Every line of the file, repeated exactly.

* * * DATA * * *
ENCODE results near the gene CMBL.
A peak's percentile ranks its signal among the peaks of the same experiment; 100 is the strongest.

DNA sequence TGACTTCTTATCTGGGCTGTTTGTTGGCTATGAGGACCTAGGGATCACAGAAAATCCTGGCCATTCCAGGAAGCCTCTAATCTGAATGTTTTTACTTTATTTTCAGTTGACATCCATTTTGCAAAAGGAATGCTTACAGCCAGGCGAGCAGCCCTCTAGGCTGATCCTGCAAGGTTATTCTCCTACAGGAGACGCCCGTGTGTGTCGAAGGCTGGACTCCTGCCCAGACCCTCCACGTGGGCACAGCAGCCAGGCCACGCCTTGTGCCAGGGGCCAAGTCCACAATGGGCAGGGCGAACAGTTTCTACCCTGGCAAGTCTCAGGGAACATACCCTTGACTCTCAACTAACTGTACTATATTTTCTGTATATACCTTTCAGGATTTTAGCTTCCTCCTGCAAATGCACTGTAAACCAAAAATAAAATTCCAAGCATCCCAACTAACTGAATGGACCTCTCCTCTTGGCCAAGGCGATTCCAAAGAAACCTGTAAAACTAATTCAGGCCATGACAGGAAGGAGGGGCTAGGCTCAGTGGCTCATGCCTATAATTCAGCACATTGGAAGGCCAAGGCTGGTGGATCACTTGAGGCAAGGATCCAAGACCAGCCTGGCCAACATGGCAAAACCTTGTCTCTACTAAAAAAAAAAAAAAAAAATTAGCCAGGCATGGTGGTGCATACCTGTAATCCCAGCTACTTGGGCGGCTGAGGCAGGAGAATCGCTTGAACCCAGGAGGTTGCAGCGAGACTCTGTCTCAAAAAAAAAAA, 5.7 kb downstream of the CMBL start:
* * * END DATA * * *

ENCODE results near the gene CMBL.
A peak's percentile ranks its signal among the peaks of the same experiment; 100 is the strongest.

DNA sequence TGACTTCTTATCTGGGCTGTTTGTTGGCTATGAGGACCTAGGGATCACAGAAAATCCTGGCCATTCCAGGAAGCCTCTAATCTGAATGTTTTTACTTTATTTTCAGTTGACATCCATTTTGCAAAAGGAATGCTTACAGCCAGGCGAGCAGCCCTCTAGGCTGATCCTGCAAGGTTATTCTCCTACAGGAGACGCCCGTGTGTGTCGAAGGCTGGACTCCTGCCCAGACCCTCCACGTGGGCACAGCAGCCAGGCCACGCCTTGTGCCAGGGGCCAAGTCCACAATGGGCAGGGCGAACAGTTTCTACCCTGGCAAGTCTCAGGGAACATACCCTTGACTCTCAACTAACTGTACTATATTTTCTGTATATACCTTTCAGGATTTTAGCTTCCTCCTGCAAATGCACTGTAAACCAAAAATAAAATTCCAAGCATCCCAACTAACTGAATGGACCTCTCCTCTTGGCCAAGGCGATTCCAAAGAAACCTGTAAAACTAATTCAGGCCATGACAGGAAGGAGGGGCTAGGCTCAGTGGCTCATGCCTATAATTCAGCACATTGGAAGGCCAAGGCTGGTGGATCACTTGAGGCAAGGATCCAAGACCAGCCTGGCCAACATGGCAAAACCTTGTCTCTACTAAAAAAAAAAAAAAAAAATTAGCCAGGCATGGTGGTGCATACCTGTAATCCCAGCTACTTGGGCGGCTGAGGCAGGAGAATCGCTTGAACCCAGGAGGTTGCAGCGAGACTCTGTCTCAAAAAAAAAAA, 5.7 kb downstream of the CMBL start: